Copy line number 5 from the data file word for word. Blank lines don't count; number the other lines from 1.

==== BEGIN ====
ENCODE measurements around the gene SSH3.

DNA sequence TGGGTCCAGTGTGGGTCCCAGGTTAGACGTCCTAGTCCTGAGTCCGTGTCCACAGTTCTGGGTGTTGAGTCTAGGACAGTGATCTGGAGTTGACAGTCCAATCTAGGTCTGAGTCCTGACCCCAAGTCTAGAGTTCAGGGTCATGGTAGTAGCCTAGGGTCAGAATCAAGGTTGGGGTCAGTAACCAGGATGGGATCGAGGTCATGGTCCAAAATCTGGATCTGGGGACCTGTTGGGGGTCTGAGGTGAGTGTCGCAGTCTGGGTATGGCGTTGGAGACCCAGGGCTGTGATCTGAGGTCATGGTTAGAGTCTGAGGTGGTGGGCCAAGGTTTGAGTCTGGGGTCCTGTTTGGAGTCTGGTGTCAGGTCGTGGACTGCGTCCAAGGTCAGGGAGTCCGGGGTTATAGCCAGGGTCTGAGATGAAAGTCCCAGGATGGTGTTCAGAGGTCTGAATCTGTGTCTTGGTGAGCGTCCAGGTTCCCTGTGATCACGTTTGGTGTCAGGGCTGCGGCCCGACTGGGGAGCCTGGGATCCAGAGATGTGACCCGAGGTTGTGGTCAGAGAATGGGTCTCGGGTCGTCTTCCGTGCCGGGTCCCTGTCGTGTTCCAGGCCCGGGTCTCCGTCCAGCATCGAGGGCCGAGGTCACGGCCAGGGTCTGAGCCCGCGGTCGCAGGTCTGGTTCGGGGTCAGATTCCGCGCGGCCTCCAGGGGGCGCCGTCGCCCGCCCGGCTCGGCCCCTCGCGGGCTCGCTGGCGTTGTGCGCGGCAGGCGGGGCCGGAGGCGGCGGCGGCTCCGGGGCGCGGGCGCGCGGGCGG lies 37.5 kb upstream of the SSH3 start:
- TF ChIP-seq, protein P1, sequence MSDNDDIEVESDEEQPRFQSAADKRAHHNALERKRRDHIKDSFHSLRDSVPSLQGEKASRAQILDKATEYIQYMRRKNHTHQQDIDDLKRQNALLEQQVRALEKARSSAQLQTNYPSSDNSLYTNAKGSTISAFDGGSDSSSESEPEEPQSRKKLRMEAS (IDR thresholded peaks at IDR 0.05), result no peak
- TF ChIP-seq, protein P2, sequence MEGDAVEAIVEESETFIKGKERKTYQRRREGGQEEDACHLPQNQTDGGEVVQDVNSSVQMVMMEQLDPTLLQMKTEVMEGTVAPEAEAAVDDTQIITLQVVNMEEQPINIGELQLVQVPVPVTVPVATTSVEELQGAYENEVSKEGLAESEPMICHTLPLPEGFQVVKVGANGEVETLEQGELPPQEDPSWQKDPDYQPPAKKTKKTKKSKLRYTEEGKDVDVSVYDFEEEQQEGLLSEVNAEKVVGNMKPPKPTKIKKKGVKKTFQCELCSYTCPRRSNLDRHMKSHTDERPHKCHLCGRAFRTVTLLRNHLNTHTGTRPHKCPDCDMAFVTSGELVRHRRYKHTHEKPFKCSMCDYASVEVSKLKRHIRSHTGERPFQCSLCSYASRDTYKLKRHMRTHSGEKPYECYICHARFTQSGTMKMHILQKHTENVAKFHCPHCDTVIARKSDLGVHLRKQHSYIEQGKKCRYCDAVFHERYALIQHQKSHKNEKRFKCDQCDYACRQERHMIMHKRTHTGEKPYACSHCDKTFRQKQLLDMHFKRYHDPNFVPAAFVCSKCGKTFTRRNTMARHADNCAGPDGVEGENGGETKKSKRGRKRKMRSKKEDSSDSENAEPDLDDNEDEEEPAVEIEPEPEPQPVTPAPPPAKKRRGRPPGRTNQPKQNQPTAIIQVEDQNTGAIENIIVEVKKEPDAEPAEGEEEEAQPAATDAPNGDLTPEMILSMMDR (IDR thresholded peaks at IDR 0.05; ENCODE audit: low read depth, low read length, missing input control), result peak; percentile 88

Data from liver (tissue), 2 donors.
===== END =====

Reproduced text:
Data from liver (tissue), 2 donors.